(Photo Credit: Pjotr Savitski/Flickr)
Here’s a riddle. Who sometimes requires enormous amounts of your time and energy and may also know where you are eating ... right ... now?
No. Not your ex. And, not that girl you met on OkCupid that you had to file a restraining order against.
The answer is, your boss.
According to an article in The Wall Street Journal, it is now commonly accepted for an employer to monitor and track employees. Dennis Gray installed GPS software onto the company-issued smartphones of five of 18 drivers for his pest-control company. He was then able to log onto his computer to see what these employees were up to. One of the employees admitted to hanging out at a woman’s house during work hours and one said he was just “blowing off work.” Both employees were fired. (Incidentally, how the other three employees felt about being monitored wasn’t included in the article.)
Just in case you happen to be on Team If You’re Working You Have Nothing to Worry About, it isn’t just GPS. Inexpensive software allows managers to not only track you with mobile devices, but also eavesdrop on phone calls and even intervene if you aren’t wearing your seatbelt or happen to be tailgating. I told you. Just like your creepy ex-girlfriend.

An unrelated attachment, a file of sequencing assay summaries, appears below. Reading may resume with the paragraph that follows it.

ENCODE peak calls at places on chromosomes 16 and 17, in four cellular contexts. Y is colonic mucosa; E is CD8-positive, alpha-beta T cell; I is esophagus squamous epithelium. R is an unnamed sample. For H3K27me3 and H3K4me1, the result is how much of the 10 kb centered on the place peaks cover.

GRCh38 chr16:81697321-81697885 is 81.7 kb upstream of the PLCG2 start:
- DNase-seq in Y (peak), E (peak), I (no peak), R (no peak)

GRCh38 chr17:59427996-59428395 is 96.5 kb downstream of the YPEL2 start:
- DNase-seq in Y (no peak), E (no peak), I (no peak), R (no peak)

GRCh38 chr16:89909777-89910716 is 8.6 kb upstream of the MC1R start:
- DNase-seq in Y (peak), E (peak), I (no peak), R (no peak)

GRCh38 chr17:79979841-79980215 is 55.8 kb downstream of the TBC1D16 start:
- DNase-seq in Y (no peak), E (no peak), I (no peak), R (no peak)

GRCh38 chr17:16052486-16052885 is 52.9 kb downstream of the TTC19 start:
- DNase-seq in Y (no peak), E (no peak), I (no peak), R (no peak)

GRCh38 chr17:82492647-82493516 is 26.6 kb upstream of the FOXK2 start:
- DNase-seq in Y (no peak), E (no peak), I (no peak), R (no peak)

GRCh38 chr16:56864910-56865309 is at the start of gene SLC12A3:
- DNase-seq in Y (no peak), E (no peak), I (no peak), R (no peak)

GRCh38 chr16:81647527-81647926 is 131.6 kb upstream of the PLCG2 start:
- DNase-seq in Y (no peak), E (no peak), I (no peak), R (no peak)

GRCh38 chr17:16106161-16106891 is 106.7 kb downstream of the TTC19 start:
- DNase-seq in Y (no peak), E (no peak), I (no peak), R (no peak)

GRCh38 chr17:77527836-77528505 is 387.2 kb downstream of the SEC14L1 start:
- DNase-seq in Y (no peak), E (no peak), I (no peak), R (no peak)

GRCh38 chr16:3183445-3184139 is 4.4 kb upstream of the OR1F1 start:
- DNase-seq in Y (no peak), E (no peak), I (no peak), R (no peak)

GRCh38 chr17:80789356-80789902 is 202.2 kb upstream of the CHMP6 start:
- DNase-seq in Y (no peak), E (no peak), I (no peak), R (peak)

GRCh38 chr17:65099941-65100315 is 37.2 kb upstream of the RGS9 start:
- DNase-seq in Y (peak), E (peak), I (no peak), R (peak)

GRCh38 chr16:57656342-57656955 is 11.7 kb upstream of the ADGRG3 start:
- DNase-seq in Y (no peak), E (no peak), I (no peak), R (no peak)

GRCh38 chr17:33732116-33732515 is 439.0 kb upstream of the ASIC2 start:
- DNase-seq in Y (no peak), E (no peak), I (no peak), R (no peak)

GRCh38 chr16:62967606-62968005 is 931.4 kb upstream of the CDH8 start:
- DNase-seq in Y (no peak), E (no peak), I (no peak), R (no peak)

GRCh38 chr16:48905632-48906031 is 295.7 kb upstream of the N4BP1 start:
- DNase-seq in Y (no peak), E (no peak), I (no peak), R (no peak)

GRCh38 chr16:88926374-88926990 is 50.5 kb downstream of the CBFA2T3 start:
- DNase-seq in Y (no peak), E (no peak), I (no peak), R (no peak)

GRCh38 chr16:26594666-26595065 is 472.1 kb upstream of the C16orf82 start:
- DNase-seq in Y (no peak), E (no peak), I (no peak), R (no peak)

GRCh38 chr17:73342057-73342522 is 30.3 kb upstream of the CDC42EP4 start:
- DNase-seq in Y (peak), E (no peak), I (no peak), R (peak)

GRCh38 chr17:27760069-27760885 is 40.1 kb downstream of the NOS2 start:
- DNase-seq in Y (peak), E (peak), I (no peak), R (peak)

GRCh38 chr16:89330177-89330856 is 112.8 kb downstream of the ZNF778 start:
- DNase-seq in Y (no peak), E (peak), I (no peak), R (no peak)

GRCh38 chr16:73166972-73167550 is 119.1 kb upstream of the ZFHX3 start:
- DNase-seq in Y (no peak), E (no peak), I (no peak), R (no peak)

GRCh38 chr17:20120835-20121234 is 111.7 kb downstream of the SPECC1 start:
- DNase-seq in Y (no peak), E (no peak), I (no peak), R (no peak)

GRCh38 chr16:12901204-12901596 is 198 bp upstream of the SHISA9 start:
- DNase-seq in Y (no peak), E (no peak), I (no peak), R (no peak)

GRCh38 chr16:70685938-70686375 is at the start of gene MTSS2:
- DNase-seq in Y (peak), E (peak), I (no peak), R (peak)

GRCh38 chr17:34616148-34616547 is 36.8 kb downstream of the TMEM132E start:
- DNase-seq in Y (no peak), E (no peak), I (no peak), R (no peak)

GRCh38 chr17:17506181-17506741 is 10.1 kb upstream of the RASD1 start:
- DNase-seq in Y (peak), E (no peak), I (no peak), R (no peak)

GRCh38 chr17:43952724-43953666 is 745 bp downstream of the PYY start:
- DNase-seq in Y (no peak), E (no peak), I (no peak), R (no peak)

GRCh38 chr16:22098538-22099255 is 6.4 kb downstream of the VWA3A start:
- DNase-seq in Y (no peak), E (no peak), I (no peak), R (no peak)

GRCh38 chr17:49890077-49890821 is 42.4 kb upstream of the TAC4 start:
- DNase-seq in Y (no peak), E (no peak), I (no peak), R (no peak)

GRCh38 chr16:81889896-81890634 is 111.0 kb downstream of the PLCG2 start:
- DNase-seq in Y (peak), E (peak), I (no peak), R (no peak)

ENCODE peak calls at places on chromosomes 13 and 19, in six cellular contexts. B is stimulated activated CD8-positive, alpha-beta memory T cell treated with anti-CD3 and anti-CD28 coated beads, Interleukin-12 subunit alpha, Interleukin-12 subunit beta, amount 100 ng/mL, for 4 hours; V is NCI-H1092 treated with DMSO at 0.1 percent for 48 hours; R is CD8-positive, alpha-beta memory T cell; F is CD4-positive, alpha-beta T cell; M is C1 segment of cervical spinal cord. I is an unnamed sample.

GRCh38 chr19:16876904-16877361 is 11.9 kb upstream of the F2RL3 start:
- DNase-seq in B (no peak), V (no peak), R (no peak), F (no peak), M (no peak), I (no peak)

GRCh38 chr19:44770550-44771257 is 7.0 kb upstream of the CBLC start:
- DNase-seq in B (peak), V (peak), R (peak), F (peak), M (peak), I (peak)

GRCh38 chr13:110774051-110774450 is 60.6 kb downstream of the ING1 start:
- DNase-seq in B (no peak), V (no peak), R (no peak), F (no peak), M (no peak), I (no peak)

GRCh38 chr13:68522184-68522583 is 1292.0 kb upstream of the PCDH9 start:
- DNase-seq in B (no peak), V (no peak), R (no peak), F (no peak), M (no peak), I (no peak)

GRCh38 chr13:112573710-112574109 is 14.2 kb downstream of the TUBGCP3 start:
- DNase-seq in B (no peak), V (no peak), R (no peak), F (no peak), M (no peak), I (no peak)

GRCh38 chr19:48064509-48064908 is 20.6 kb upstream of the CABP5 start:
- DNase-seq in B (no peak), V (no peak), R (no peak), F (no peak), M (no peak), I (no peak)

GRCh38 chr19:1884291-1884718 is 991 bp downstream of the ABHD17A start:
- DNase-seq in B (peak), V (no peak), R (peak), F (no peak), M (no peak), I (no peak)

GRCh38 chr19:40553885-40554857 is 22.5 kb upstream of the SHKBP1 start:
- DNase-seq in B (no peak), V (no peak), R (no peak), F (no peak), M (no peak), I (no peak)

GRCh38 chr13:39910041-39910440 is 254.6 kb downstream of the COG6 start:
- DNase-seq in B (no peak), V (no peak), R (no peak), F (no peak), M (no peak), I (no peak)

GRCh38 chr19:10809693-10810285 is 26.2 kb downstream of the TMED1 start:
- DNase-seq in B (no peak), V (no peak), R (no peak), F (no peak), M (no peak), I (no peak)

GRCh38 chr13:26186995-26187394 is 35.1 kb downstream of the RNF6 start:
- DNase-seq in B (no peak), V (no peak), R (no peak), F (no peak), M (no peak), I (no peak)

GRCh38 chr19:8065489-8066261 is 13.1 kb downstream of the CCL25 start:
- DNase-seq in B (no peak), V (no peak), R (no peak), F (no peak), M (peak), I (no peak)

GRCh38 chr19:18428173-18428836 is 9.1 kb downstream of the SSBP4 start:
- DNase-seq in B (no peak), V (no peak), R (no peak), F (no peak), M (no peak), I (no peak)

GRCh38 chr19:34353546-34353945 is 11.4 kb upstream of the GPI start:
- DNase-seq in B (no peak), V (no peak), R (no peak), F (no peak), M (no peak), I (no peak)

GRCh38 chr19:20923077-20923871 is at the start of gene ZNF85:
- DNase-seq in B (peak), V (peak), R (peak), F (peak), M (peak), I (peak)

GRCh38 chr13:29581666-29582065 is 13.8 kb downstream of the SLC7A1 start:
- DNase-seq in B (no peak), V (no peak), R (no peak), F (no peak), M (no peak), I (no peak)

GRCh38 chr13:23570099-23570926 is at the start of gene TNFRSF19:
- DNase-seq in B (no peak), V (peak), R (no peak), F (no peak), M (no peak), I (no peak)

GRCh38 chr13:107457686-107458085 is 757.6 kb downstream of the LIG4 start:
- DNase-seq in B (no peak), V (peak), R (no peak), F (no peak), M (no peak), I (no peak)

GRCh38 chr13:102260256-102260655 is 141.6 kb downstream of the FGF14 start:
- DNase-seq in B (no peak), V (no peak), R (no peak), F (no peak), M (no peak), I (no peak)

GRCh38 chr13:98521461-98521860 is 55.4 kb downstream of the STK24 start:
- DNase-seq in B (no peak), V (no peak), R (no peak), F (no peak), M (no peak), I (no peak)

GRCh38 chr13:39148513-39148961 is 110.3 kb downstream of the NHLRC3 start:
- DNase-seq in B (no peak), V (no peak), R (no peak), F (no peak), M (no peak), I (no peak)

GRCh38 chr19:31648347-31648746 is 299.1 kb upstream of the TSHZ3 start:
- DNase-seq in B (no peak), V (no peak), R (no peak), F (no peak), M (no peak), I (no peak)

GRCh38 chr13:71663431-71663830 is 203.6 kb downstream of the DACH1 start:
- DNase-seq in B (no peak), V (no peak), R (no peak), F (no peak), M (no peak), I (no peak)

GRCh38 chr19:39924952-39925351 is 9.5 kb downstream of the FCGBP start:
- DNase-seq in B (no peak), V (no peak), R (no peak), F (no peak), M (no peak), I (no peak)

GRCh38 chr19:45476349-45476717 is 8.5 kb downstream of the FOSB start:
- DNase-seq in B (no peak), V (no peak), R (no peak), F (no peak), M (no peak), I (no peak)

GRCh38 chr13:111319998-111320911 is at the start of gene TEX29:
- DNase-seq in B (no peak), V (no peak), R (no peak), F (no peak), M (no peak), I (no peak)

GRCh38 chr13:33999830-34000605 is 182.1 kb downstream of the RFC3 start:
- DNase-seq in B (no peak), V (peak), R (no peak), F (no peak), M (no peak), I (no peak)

While many employees feel as though high-tech monitoring is a violation of privacy, some employers claim that tracking and monitoring actually increases workplace safety and productivity, and helps to "investigate harassment or discrimination claims" -- so, really, it's for our own good.
The bigger issue, however, is that your boss also doesn’t have to tell you they are monitoring you. There are currently no federal statutes that restrict your employer from monitoring you or, except in Delaware or Connecticut, disclose that they are monitoring you. Those of us not in Delaware or Connecticut could be monitored at any time and not even know it. Either way, it's always best to refrain from sexting on work phones, hanging out with the bros during work hours, or emailing anything we don’t want our bosses to know about, because if they provided the cellphone, there’s a good chance they will find out.
Tell Us What You Think
Do you think monitoring employees increases productivity? Do you, as an employee, have the right to know you are being monitored? Join the conversation on Twitter or in the comments section below.